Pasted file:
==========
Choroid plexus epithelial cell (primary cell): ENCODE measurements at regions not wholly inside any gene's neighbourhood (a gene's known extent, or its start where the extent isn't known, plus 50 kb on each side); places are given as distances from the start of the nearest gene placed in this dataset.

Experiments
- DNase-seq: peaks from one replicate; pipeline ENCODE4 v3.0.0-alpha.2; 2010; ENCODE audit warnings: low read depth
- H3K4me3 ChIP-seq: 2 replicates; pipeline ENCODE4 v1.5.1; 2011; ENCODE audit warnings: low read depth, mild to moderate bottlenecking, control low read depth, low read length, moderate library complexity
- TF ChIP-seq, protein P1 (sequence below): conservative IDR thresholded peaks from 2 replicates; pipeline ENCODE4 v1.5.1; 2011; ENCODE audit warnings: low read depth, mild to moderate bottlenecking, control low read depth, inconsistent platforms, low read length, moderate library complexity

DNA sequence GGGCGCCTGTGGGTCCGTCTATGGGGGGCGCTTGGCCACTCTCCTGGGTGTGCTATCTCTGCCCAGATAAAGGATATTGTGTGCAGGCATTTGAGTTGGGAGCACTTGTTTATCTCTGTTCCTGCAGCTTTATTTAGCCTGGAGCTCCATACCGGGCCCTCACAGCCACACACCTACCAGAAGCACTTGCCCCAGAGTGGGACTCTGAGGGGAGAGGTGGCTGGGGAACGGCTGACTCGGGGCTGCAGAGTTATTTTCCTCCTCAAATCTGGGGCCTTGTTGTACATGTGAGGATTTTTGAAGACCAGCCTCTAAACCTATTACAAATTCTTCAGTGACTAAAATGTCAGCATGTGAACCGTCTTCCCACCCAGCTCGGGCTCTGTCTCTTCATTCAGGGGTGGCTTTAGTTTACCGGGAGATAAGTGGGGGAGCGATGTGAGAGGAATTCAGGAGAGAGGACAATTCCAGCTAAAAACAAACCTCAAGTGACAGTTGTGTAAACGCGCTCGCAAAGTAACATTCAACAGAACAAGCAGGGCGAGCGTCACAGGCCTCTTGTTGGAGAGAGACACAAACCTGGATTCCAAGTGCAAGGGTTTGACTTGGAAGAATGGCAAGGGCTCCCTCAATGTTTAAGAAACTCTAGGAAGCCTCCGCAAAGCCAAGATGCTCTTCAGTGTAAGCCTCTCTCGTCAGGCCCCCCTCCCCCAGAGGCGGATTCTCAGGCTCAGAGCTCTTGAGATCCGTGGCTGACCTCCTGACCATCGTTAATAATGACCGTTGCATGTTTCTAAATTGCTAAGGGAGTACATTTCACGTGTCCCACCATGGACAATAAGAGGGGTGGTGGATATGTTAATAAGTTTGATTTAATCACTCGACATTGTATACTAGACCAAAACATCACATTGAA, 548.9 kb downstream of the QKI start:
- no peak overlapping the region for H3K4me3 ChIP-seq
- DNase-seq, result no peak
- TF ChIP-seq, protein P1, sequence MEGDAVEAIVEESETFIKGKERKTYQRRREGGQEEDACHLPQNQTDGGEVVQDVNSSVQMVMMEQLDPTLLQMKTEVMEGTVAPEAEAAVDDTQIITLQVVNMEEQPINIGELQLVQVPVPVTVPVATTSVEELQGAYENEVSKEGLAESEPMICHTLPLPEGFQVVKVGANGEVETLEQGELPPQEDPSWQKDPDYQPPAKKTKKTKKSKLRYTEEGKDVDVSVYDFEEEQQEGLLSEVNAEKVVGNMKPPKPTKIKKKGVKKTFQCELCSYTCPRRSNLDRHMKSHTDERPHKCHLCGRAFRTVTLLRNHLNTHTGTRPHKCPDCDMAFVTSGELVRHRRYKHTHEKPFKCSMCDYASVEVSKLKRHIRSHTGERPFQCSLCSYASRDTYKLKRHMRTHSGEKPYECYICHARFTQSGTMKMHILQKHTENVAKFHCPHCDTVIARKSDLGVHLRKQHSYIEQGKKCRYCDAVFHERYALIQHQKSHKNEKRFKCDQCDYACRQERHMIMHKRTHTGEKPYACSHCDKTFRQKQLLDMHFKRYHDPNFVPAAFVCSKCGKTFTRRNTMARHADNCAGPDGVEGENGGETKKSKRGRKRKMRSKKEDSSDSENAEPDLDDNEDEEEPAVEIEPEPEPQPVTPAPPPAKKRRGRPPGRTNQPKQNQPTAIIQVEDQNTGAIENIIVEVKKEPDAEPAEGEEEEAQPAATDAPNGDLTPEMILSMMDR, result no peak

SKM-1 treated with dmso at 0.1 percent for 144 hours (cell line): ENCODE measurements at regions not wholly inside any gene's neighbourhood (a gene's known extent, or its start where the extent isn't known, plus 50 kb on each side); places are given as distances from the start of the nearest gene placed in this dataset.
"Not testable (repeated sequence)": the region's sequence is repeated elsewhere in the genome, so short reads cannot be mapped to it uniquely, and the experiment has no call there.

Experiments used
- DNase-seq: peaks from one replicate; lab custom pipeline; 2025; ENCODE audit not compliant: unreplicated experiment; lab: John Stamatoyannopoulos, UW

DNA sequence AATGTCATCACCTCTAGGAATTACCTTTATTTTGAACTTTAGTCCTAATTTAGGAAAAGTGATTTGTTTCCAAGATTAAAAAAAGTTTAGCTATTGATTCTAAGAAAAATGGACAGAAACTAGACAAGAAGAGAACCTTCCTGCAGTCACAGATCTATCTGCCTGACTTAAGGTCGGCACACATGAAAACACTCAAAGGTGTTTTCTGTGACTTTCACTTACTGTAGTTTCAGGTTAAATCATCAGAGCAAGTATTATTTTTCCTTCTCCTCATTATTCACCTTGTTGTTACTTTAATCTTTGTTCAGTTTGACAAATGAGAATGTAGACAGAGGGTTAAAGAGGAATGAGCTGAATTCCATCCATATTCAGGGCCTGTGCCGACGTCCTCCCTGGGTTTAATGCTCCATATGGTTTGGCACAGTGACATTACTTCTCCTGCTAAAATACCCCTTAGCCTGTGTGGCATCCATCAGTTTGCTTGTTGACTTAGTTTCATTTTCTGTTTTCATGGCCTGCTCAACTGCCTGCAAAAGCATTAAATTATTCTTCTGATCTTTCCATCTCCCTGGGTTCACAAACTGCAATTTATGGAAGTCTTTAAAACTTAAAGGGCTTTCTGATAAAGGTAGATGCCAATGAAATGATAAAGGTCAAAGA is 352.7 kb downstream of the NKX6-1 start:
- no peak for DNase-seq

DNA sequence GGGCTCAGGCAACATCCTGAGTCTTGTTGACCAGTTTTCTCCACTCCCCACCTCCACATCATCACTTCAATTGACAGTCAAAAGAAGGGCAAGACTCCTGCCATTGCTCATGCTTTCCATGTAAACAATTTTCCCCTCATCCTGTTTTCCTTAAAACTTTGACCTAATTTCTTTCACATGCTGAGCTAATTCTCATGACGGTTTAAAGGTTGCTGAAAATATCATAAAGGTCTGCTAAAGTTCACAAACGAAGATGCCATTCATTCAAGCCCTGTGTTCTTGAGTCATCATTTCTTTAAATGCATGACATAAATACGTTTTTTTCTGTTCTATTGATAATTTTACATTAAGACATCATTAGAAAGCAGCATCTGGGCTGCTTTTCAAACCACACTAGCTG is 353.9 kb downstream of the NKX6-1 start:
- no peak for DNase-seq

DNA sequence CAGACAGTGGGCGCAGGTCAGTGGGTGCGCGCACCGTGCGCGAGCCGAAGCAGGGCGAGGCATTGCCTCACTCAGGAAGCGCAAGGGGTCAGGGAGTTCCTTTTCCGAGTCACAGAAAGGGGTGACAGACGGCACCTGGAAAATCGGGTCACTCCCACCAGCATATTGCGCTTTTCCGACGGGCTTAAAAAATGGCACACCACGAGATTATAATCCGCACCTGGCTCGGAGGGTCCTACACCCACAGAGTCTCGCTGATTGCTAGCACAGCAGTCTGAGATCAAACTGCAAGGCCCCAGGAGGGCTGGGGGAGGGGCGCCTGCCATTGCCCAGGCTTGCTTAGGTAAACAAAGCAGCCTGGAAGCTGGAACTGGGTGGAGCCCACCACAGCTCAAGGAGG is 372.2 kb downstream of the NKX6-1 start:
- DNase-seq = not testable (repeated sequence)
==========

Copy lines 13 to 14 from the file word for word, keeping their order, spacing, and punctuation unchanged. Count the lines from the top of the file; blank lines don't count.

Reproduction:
- DNase-seq: peaks from one replicate; lab custom pipeline; 2025; ENCODE audit not compliant: unreplicated experiment; lab: John Stamatoyannopoulos, UW

DNA sequence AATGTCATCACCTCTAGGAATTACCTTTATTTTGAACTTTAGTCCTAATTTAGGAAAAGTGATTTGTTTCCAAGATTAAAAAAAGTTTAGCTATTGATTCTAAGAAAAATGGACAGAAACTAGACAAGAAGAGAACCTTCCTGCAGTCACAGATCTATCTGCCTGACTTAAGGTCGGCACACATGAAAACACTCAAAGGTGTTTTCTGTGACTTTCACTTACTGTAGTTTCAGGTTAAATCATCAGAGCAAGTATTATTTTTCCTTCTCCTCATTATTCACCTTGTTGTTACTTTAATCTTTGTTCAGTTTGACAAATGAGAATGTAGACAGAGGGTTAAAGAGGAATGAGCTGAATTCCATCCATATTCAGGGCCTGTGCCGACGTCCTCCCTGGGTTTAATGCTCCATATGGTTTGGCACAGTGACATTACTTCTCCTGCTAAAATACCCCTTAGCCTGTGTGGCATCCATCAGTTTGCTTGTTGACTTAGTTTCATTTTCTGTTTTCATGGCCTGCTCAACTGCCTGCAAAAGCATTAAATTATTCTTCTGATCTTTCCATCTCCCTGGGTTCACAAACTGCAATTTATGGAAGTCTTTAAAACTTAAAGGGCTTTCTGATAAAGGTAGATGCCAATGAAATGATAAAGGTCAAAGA is 352.7 kb downstream of the NKX6-1 start: